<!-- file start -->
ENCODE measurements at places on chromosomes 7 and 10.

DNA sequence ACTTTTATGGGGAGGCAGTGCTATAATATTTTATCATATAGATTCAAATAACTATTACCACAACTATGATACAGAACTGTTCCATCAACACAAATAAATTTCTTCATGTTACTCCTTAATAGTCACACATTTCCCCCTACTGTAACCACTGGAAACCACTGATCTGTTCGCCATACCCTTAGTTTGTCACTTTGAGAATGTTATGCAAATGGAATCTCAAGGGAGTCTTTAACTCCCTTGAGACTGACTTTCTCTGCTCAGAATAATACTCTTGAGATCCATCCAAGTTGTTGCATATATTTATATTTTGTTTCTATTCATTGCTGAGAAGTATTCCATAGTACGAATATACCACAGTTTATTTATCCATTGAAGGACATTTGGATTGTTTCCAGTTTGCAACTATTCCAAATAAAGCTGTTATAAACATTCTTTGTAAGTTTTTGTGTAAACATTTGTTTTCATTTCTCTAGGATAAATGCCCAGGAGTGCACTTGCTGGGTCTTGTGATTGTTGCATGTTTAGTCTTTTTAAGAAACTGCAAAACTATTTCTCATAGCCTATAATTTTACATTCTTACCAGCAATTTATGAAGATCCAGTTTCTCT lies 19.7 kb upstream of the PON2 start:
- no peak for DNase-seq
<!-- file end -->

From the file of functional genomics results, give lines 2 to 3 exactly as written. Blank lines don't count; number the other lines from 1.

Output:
DNA sequence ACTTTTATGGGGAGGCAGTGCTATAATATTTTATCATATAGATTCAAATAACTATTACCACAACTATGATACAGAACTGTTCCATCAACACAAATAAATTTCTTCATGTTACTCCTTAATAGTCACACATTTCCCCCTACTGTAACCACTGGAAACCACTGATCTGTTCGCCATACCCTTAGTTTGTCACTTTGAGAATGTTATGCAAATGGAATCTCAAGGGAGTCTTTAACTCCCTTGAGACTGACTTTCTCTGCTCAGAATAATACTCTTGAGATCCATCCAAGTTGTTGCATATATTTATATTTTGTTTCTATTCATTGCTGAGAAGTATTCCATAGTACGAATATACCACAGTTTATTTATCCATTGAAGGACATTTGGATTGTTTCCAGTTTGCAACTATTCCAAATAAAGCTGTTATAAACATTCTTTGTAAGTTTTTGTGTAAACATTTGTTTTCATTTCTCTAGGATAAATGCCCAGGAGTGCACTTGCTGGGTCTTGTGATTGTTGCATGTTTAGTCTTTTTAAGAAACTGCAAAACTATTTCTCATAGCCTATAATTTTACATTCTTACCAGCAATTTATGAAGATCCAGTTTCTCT lies 19.7 kb upstream of the PON2 start:
- no peak for DNase-seq